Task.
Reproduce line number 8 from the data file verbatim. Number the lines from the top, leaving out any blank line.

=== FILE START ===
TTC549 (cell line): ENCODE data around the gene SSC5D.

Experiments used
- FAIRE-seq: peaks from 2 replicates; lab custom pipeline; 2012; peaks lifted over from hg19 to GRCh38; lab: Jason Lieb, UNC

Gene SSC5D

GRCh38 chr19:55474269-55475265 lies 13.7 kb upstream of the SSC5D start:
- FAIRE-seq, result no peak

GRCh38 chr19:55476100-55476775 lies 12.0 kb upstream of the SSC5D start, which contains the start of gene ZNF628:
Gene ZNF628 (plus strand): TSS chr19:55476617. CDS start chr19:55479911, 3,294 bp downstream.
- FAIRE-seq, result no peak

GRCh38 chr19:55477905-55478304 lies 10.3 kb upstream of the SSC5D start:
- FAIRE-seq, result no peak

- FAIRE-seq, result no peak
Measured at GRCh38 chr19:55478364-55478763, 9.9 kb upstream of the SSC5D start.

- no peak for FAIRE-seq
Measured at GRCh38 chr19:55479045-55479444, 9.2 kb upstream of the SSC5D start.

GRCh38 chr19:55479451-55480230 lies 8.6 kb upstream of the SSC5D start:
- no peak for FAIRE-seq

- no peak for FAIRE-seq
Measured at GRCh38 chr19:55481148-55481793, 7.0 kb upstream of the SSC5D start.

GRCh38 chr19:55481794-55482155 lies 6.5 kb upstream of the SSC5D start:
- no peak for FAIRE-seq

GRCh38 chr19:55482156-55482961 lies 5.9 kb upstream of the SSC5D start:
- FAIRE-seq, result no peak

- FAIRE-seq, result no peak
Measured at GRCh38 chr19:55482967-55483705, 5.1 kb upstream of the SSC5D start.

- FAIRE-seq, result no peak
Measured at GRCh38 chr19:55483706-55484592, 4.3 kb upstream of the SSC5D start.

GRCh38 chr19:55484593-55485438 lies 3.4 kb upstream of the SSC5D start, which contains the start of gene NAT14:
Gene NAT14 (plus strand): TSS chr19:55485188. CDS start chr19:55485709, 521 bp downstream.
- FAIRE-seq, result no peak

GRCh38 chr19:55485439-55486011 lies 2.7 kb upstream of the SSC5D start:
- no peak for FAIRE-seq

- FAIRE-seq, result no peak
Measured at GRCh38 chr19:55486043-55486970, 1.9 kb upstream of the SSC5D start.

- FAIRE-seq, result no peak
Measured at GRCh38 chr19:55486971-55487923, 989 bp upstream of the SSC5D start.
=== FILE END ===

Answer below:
Gene ZNF628 (plus strand): TSS chr19:55476617. CDS start chr19:55479911, 3,294 bp downstream.